It was a 3 day event that captured the spirit of the times: Woodstock. This epic festival is looked on fondly by an entire generation and became a legend of US counter-culture. If people can remember Woodstock, then they weren’t there… not to worry though, as there’s plenty on record to give them the gist.
The story behind Woodstock – which celebrated its 50th anniversary this year – is different to what people might expect. What began as a plan for rockin’ tunes and good times did not go as expected. The experience was a bumpy ride, with its fair share of tears, tragedy and tie-dye t-shirts. Here’s the eye-opening account of how it happened…
Despite the association with hippies, the founders of Woodstock seemed pretty grounded. The year was 1969. John P. Roberts and Joel Rosenman were entrepreneurs in the Big Apple. Artie Kornfeld was a VP at Capitol Records, the youngest on the books. Completing the line up was producer Michael Lang, who’d co-organized Miami’s Pop Festival the year before.
Roberts and Rosenman were originally introduced to Kornfeld and Lang with a view to building a music studio in Woodstock, a town in New York. But the 2 men thought a live concert might be a better idea. The foursome joined forces and Woodstock Ventures Inc. was born.
The concert was to have a local flavor. Or at least it would host the likes of Bob Dylan, whose faces were frequently seen thereabouts. The town of Walkill was then selected as the location – not Woodstock, but close enough.
“We weren’t thinking if it would become legendary or not,” Rosenman told the Guardian this year, “but from the beginning we knew we had something extraordinary”. The billed title of “An Aquarian Experience: 3 Days of Peace and Music” faded into history. The name of the town that helped inspire it on the other hand stuck.
Woodstock was to plant its flag in Walkill, specifically the rock ‘n roll setting of Howard Mills Industrial Park! However a few snags were hit before the opening. Walkill authorities refused permission, so Woodstock very nearly didn’t happen at all.
Musical salvation lay with a dairy farmer, Max Yasgur. He owned some land in the mountainous area of Bethel, where a concert could play out under the Catskill peaks. An agreement was reached and Roberts, Rosenman, Kornfeld and Lang were on their way to festival greatness.
The complex business of putting on a show took the shine off that achievement. Unexciting details such as health and safety shared the stage with groups like Creedence Clearwater Revival, the first to sign up for Woodstock’s wild ride.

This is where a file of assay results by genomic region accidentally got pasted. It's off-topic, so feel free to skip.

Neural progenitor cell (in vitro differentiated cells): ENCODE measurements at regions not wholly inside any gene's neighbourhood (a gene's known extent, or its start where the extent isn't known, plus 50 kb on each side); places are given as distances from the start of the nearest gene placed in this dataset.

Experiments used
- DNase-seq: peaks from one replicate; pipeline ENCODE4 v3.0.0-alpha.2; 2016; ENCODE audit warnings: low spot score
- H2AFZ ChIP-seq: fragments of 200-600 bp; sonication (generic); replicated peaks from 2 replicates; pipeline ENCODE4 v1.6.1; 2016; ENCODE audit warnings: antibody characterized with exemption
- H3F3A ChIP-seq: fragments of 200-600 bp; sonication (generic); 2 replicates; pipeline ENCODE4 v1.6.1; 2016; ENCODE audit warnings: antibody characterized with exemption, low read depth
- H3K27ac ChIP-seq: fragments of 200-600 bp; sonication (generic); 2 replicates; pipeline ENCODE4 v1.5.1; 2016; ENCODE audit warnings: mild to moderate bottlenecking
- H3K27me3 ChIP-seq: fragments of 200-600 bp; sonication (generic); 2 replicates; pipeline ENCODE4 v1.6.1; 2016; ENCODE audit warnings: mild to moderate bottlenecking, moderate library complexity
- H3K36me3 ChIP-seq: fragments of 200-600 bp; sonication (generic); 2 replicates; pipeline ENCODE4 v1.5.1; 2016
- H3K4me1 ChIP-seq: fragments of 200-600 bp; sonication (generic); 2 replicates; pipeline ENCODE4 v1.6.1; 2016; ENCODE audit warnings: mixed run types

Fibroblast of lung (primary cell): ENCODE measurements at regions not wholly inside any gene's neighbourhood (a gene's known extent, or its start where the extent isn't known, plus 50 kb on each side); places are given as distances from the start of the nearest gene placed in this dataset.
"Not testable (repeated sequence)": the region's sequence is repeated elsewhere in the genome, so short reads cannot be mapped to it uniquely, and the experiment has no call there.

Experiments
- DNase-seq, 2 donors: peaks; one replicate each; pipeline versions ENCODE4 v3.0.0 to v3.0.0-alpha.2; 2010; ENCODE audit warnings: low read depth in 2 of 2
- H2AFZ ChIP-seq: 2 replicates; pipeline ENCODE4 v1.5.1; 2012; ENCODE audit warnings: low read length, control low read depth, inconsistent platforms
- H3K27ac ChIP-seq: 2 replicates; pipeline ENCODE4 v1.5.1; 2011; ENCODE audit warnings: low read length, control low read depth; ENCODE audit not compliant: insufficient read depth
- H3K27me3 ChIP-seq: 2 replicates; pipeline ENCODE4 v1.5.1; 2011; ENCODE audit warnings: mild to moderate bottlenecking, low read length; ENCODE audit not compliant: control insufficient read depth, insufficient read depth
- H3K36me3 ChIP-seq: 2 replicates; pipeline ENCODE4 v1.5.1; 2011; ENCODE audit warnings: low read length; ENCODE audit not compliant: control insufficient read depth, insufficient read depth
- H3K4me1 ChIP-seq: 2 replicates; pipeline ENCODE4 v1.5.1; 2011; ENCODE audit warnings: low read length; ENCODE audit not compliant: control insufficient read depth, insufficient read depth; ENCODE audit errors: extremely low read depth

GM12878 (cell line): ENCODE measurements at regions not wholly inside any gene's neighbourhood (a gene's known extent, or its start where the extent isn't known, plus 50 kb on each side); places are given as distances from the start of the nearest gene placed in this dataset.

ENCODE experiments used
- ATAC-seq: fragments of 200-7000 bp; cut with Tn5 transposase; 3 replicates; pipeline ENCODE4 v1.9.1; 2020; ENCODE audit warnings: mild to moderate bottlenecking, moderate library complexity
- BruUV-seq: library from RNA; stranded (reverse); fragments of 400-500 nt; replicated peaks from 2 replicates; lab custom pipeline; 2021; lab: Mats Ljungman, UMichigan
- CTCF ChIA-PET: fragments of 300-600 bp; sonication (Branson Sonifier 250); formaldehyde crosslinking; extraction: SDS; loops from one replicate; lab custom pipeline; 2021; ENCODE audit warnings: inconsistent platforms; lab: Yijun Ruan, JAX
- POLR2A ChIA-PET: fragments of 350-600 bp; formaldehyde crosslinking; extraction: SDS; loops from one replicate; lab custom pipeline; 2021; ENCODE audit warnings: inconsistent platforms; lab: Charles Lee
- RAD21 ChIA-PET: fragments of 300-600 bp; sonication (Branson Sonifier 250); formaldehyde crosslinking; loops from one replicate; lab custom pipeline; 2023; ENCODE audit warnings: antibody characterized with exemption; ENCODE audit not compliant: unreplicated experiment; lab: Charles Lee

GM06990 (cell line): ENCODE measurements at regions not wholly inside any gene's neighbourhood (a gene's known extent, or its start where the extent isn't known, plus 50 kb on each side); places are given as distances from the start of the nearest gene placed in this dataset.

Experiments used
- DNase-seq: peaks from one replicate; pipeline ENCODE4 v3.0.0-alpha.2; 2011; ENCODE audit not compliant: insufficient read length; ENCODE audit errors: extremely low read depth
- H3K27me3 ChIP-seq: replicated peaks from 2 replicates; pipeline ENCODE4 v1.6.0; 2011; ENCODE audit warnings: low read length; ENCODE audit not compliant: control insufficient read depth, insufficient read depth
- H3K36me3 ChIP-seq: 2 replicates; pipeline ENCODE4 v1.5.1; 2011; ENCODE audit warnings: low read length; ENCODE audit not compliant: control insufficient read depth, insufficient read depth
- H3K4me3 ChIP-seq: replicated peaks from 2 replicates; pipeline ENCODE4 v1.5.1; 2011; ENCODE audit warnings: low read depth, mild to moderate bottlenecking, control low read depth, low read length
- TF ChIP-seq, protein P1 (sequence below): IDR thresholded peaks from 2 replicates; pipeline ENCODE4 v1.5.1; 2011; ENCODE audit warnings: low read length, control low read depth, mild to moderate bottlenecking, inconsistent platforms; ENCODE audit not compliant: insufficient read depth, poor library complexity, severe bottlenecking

With 100,000 + waiting to get in, and what’s more arriving well in advance, it was clear the site wasn’t ready. Something was going to give. In true Sixties style it turned out to be the bread. Woodstock was the place to be, and now it would be free to enter for its half a million attendees!
New Mexico’s the Hog Farm and its head honcho Wavy Gravy (aka Hugh Nanton Romney) were brought in to help things run smoothly. Gravy’s concept of crowd control differed to other people’s. The activist and charity worker would famously throw pies at those who were misbehaving. One of his famous quotes was “Good morning, what we have in mind is breakfast in bed for 400,000.”
“It wasn’t just the music,” he told People.com. “It was all these different people from all over the country who thought they were the odd kid in town, who suddenly came together. Then there were half a million of us to work on the environment, or stop the war (Vietnam). Music brought us together.”
Peace and harmony was the watchword, though Woodstock was also rough around the edges, putting it mildly. Sadly some people lost their lives there, with a limited police presence to maintain order. Overall though, the impression was one of happiness and contentment.
“Looking back, some people attribute the lack of violence to the large number of psychedelic drugs being used,” wrote History.com “Others believe hippies were simply living out their mantra of ‘making love, not war.’”
The line up was phenomenal – Joan Baez, Ravi Shanker, The Grateful Dead, Janis Joplin, The Who and Jimi Hendrix were just some of the stellar names working up the crowd.
In an interview with Rock Cellar, Doug Clifford of Creedence Clearwater Revival said, “Under the circumstances I thought we did pretty well at Woodstock… John (Fogerty) has complained about it and said that we were playing for the people who were asleep (laughs) but we woke ‘em up pretty darn fast.” The circumstances he mentioned involved accessing the festival in the first place – eventually the band had to be helicoptered in.
Unlike other gatherings such as Coachella, the Woodstock Music & Art Fair was a true one off, though tributes have been paid to it at live events in the years since. Lang attempted to launch a 50th anniversary Woodstock in Maryland but that fell through. In the meantime, films and an album preserve the memory for future generations.
“No matter how an event like this is produced, it’s just a catalyst that brings out whatever is innate in the audience,” Rosenman told the Guardian. Woodstock certainly touched that nerve. It may have been a logistical nightmare, but the result was a beautiful dream that’s being celebrated half a century on from it going down.
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Author: Steve Palace: https://www.thevintagenews.com/feed/